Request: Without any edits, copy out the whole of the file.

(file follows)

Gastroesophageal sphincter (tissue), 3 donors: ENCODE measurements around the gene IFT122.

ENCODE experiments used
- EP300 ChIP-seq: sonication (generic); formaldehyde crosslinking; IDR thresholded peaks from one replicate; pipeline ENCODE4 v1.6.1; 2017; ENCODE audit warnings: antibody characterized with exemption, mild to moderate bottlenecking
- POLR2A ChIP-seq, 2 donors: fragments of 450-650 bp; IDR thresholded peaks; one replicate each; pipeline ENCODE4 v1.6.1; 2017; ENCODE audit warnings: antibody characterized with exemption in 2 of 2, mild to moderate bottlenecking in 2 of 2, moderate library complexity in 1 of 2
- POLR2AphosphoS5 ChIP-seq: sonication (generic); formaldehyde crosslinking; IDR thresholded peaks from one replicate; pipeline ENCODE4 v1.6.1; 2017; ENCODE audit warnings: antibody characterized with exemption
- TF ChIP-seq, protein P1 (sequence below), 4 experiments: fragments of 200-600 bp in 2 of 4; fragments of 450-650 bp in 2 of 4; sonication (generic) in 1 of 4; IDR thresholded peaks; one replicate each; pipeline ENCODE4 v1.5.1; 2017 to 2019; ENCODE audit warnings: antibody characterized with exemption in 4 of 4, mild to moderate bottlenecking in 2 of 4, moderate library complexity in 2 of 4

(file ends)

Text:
Gastroesophageal sphincter (tissue), 3 donors: ENCODE measurements around the gene IFT122.

ENCODE experiments used
- EP300 ChIP-seq: sonication (generic); formaldehyde crosslinking; IDR thresholded peaks from one replicate; pipeline ENCODE4 v1.6.1; 2017; ENCODE audit warnings: antibody characterized with exemption, mild to moderate bottlenecking
- POLR2A ChIP-seq, 2 donors: fragments of 450-650 bp; IDR thresholded peaks; one replicate each; pipeline ENCODE4 v1.6.1; 2017; ENCODE audit warnings: antibody characterized with exemption in 2 of 2, mild to moderate bottlenecking in 2 of 2, moderate library complexity in 1 of 2
- POLR2AphosphoS5 ChIP-seq: sonication (generic); formaldehyde crosslinking; IDR thresholded peaks from one replicate; pipeline ENCODE4 v1.6.1; 2017; ENCODE audit warnings: antibody characterized with exemption
- TF ChIP-seq, protein P1 (sequence below), 4 experiments: fragments of 200-600 bp in 2 of 4; fragments of 450-650 bp in 2 of 4; sonication (generic) in 1 of 4; IDR thresholded peaks; one replicate each; pipeline ENCODE4 v1.5.1; 2017 to 2019; ENCODE audit warnings: antibody characterized with exemption in 4 of 4, mild to moderate bottlenecking in 2 of 4, moderate library complexity in 2 of 4